Delta Galil Industries Ltd. said Thursday it’s extending talks with The Jones Group Inc. about acquiring Jones’ jeanswear division beyond the original one-month deadline and expects to close the sale in the next seven weeks.
Jones and Delta Galil said on Oct. 11 they were in talks about a sale of the jeanswear unit for between $350 million and $400 million, and Jones said it expected discussions would be “concluded or terminated within a month.” That would have made the deadline for striking a deal today.
On Thursday, Isaac Dabah, chief executive officer of the Israeli firm best known for seamless intimate apparel and knit sportswear, said “negotiations with The Jones Group and the banks are continuing. We currently expect that the transaction will be finalized by the end of this year.”
Financial and market sources told WWD that the discussions about a deal had come down principally to a tug-of-war over price. Dabah declined further comment and Jones stuck to its policy of not commenting on the negotiations until they are concluded.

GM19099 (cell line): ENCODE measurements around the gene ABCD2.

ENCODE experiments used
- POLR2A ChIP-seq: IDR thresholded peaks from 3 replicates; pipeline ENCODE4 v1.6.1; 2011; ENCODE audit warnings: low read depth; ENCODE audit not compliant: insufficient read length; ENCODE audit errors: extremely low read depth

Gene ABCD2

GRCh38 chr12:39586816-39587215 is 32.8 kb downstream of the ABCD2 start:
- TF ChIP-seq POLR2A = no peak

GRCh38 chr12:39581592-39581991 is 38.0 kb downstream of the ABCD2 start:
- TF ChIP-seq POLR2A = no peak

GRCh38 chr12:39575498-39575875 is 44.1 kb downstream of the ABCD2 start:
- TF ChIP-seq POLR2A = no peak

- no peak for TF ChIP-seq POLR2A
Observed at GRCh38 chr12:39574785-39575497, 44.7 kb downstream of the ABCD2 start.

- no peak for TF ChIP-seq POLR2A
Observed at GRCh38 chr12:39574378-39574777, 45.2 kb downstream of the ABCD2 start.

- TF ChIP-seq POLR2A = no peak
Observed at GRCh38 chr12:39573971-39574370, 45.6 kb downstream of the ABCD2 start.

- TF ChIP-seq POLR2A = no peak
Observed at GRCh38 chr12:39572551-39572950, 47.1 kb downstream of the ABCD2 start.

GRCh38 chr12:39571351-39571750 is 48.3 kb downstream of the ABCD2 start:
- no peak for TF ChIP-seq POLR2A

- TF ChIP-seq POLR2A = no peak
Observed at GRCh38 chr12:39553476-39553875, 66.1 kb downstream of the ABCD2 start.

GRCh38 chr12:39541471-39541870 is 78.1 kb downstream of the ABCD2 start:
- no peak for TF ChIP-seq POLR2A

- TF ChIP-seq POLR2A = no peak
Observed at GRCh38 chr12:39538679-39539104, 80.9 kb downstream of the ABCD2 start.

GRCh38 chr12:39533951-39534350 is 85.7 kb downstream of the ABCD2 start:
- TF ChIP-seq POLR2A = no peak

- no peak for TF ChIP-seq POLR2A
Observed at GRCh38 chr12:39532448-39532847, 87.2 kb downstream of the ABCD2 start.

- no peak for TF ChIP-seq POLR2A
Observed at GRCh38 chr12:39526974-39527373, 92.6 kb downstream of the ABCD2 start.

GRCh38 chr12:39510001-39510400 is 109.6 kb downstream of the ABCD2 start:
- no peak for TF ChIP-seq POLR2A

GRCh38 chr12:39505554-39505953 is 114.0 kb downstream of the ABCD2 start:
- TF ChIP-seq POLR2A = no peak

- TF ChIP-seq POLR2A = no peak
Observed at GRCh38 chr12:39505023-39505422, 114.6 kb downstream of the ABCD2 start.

Jones on Oct. 26 reported third-quarter earnings, which included weaker results for its domestic wholesale jeanswear unit. In its discussion of the division’s 4.5 percent drop in sales for the first nine months of the year, to $611.7 million, it pointed out that shipments of the Gloria Vanderbilt, Energie and L.E.I. jeanswear brands were down, but principally due to a shift in the timing of shipments, and that the introduction of Jessica Simpson product lines had helped to offset the declines.
Dabah is a familiar face at Jones, and the acquisition of its jeanswear assets, if and when consummated, would reunite him with the Gloria Vanderbilt brand and its denim franchise, which he sold to Jones for $138 million in cash, stock and assumption of debt in 2002. Dabah, who’d been ceo of Gloria Vanderbilt Apparel Corp., stayed on in that capacity at Jones and became group ceo for Vanderbilt, L.E.I. and Polo Jeans Co. the following year. He left Jones in 2004, having built its denim business to more than $1.2 billion, and, through his investment vehicle GMM Capital LLC, became Delta Galil’s largest shareholder in 2007 and its ceo in 2008.